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RE: Limit on Pour Height

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Title: Limit on Pour Height

Jim,

 

I believe the columns of that building down on Pike or Pine Street used 10,000 psi concrete pumped from the bottom (sorry I don't know the specific building).

 

We just did a deep concrete reservoir with external vibrators and it worked well after de-bugging.  If I had it to do over again, I would have specified that the contractor do a test pour with external vibrators to prove his means and methods before production.

 

Bob Garner, S.E.

 


From: Jim Lutz [mailto:Jim.Lutz(--nospam--at)bhcconsultants.com]
Sent: Wednesday, November 19, 2008 8:29 AM
To: seaint(--nospam--at)seaint.org
Subject: Limit on Pour Height

 

In my experience, the biggest concern with tall pours is not form blowout or deflection, which you can design for, but how to get good consolidation. I mostly run into this in the context of tanks, where walls are poured tall with no horizontal joints. If the walls aren’t very wide, there are issues with dangling a vibrator down a deep form and trying to see, much less control what you are doing. For externally prestressed circular concrete tanks, which have fairly thin walls and not a lot of conventional reinforcement to get in the way, it is typical to cut pour windows in the forms at vertical intervals of about five feet so the form can be easily accessed with vibrators. The windows are then closed up as the pour advances. Some pretty tall walls have been built this way.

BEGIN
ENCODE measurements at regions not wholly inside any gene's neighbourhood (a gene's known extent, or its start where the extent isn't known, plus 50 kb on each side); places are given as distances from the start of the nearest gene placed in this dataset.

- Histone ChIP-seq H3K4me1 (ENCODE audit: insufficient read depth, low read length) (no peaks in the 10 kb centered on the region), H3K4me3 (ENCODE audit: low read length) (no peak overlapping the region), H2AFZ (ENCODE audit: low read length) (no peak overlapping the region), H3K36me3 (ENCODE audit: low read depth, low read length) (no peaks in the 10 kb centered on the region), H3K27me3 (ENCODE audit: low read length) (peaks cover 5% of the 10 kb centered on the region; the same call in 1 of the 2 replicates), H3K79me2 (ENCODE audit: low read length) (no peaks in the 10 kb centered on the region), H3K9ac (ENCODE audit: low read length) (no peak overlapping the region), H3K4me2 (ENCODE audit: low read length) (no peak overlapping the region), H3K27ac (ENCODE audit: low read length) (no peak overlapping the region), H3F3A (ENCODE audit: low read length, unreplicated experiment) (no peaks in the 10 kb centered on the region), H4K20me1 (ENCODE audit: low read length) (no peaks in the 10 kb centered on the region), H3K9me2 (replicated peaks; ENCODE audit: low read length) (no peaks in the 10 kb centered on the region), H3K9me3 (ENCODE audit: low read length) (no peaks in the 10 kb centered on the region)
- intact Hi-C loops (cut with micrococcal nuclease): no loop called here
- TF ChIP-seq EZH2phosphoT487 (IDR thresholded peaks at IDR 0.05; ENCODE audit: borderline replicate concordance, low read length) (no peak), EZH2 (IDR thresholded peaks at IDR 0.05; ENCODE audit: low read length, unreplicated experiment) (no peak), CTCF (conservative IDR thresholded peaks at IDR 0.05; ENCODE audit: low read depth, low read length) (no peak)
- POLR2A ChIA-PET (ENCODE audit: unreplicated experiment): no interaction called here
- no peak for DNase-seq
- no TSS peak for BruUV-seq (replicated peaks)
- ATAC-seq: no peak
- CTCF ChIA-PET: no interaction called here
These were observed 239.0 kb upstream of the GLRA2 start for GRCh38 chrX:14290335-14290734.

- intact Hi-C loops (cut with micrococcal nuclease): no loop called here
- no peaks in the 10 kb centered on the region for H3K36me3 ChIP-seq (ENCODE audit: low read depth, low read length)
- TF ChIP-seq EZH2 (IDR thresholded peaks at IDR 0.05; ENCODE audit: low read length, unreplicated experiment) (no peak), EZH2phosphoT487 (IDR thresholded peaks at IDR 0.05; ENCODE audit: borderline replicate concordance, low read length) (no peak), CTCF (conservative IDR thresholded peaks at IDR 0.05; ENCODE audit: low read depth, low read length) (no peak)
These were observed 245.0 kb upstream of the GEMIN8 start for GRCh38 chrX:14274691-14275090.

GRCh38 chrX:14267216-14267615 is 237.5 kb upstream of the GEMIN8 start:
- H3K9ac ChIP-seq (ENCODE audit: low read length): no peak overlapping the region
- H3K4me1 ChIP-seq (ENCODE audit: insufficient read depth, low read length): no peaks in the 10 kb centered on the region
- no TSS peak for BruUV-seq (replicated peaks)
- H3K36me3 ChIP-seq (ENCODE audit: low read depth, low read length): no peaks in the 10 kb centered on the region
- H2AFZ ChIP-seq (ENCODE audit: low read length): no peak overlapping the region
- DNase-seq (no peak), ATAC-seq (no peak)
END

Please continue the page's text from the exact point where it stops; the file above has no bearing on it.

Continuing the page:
I have also heard of the concrete being pumped into the form from the bottom, but have never done it myself. It’s also important to be able to access the bottom of the form where consolidation is especially critical, near the waterstop. For tall walls on rectangular tanks this doesn’t work, because there is generally so much steel in the way you can’t get past the curtain to do anything. In situations like this, it’s a good idea to consider wall thickness to make sure you have some space between the curtains. It’s usually cheaper to go with a little wider wall to reduce steel percentage anyway, at least for conventionally reinforced rectangular tanks.

Jim Lutz, PE, SE

Senior Structural Engineer

1601 5th Avenue, Suite 500

Seattle, WA  98101

Ph: 206-505-3400

Fax: 206-505-3406

www.bhcconsultants.com